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Top 10 FAQs About Workplace Retaliation

Attorney advertisement by Edwin Aiwazian of Lawyers for Justice, PC, headquartered at 410 Arden Avenue, Glendale, CA 91203

Have you faced negative consequences at work after speaking up about a potential issue? You might be a victim of workplace retaliation, a serious violation of your employee rights in California. Workplace retaliation is a significant concern for many employees in the state. Protecting your career and well-being involves understanding your rights and knowing how to handle retaliation.

This blog post tackles employees’s 10 most common questions regarding workplace retaliation in California.

1. What Is Workplace Retaliation?

Workplace retaliation occurs when an employer takes adverse action against an employee for engaging in legally protected activities. Retaliation punishes employees for asserting their rights or reporting misconduct, creating a hostile work environment.

These adverse actions can include:

  • Termination,
  • Demotion,
  • Salary reduction,
  • Negative performance reviews, and
  • Other actions that can negatively impact your employment.

Under both federal and California state laws, such retaliation is illegal.

2. What Are Common Examples of Retaliation?

Common examples of workplace retaliation include:

  • Termination or layoff—firing an employee after reporting harassment or discrimination;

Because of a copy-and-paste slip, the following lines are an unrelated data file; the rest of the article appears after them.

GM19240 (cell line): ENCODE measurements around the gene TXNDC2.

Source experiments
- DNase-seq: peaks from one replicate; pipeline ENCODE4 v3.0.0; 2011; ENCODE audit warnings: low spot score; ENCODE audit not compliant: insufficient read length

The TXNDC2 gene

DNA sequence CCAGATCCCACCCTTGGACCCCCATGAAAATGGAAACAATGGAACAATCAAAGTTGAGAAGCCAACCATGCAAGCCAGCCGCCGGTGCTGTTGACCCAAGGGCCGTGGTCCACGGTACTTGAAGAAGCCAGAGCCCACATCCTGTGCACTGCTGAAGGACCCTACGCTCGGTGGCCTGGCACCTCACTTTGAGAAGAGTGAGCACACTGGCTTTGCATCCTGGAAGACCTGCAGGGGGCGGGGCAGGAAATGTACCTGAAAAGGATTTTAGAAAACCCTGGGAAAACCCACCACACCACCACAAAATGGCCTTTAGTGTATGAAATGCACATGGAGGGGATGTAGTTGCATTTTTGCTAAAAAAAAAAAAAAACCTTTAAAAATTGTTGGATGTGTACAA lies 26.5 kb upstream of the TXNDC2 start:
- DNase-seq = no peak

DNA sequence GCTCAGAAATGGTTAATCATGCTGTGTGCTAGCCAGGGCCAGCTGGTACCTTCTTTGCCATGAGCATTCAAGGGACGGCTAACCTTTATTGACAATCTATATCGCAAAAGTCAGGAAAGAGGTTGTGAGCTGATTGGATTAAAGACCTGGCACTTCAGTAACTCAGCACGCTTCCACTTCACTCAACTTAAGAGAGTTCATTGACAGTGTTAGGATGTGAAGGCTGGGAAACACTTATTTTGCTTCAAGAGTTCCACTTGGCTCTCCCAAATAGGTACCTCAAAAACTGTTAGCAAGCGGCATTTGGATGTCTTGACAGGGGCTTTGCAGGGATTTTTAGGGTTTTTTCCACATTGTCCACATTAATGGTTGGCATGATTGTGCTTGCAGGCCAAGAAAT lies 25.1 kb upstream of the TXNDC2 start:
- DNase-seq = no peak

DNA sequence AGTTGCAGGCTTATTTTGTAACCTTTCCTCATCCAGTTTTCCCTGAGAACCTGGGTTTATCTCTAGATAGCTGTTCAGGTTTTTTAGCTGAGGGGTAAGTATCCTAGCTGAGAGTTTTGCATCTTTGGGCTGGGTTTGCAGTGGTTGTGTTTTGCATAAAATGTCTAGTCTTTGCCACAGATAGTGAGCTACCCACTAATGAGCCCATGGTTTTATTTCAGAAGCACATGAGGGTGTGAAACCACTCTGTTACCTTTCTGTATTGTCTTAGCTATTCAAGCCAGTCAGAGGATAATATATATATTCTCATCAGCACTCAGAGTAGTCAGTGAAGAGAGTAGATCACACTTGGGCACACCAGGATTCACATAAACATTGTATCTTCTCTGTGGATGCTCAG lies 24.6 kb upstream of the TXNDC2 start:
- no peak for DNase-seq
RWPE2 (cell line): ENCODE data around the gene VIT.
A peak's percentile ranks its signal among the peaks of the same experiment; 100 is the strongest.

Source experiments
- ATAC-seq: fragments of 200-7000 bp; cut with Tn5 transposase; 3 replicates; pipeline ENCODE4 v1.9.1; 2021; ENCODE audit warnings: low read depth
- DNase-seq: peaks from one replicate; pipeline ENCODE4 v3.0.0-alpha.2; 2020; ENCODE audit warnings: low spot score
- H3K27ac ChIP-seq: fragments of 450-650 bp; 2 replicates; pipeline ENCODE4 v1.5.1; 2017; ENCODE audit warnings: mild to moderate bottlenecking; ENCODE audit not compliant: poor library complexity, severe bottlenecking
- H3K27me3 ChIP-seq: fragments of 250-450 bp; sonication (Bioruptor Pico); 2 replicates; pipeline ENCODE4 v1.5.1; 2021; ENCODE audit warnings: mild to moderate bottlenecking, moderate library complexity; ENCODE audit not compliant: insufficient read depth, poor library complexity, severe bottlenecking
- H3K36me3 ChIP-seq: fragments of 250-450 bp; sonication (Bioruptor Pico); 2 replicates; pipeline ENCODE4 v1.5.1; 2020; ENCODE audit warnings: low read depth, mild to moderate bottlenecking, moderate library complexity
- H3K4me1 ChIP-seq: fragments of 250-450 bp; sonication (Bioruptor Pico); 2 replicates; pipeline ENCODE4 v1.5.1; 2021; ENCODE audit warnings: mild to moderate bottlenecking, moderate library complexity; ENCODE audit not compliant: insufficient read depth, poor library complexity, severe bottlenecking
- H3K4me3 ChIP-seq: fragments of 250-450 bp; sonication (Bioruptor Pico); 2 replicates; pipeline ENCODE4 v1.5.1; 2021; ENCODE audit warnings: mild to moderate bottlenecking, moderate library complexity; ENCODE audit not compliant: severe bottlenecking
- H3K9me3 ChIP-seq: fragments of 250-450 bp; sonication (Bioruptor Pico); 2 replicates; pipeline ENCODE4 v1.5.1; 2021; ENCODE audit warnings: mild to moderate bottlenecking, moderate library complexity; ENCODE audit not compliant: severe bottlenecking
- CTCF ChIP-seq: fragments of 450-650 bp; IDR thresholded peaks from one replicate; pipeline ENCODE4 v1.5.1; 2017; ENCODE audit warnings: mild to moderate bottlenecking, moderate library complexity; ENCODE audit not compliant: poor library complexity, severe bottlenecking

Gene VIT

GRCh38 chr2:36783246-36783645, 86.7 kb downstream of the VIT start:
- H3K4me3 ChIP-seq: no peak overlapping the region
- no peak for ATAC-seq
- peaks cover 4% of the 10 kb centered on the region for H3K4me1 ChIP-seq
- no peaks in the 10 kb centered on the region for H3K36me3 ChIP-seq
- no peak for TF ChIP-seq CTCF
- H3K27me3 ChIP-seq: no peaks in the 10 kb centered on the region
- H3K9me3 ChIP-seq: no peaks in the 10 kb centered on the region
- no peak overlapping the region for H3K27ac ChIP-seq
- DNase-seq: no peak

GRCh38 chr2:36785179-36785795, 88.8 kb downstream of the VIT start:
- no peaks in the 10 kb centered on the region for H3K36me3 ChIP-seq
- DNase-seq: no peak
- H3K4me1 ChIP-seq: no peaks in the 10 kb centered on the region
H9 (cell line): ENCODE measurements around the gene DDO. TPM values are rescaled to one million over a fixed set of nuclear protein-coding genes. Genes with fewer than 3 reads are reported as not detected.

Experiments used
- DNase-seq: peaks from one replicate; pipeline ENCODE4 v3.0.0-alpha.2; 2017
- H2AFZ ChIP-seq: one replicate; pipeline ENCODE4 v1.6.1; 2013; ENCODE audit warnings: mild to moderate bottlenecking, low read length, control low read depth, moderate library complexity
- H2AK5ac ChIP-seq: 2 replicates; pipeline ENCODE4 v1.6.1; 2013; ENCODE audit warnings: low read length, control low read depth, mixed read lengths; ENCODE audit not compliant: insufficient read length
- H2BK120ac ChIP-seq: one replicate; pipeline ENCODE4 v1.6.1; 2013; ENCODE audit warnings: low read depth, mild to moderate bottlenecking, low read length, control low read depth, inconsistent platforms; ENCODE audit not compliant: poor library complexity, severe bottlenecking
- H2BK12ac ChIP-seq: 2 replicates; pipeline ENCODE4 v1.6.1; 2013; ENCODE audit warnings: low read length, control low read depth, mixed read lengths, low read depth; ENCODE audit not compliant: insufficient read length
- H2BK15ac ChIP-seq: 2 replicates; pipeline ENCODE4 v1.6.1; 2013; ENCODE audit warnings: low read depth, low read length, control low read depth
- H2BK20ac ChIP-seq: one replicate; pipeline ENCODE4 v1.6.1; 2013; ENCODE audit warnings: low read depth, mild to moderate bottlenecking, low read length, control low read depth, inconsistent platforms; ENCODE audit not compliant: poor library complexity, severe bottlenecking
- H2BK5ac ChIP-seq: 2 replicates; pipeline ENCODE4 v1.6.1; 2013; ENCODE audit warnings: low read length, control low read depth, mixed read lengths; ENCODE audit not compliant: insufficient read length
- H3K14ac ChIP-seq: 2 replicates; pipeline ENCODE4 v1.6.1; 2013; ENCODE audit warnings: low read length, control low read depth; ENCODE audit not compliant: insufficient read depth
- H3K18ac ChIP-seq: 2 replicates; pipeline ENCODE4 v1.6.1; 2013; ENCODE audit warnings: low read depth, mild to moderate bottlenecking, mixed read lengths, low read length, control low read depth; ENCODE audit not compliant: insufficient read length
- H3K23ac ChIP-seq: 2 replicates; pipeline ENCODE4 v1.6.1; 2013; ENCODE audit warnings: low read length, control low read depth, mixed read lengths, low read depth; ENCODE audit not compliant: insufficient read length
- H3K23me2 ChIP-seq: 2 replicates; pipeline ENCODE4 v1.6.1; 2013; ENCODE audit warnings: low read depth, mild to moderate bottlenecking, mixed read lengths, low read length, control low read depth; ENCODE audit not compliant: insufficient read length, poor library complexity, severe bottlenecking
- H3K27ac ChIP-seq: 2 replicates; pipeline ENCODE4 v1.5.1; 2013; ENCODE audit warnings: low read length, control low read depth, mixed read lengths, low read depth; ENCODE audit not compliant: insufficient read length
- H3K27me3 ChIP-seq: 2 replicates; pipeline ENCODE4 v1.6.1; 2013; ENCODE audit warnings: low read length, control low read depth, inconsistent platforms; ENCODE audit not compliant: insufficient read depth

• Demotion—demoting an employee who participated in a workplace investigation;
  • Pay reduction—decreasing an employee’s pay following a complaint about unsafe working conditions;
  • Reassignment—reassigning an employee to a less desirable position or location as punishment for engaging in protected activities;
  • Exclusion or increased scrutiny—being ostracized from projects or subjected to excessive monitoring after reporting misconduct; and
  • Hostile work environment—creating a work environment so intolerable that it forces an employee to resign after reporting misconduct.

Retaliation can take many forms. If you’re unsure whether you’ve been retaliated against, consulting with a Los Angeles retaliation attorney can help clarify the situation.

3. What Activities Are Protected from Retaliation?

Protected activities under California law include:

  • Filing complaints—reporting discrimination, harassment, or unsafe working conditions;
  • Participating in investigations—cooperating with internal or external investigations into workplace misconduct;
  • Whistleblowing—reporting violations of labor laws or engaging in whistleblowing activities;
  • Requesting accommodations—seeking reasonable accommodations for disabilities or religious practices; and
  • Taking protected leave—utilizing family and medical leave or other legally protected leave.

Retaliation against employees who engage in these protected activities is illegal and can result in legal action against the employer.

4. How Do I Prove Retaliation in the Workplace?

To prove retaliation, you need to demonstrate:

  • Protected activity—evidence that you engaged in a legally protected activity, such as filing a complaint or requesting accommodation;
  • Adverse action—proof that your employer took an adverse action against you, such as firing or demotion; and
  • Causal connection—a link between the protected activity and the adverse action, indicating that the adverse action resulted from your engagement in the protected activity.

Documenting incidents, keeping records of communications, and gathering witness statements can significantly help build your case.

5. How Do I Report Retaliation at Work?

If you suspect retaliation, follow these steps:

  • Document everything—record all relevant incidents, including dates, times, locations, and involved parties;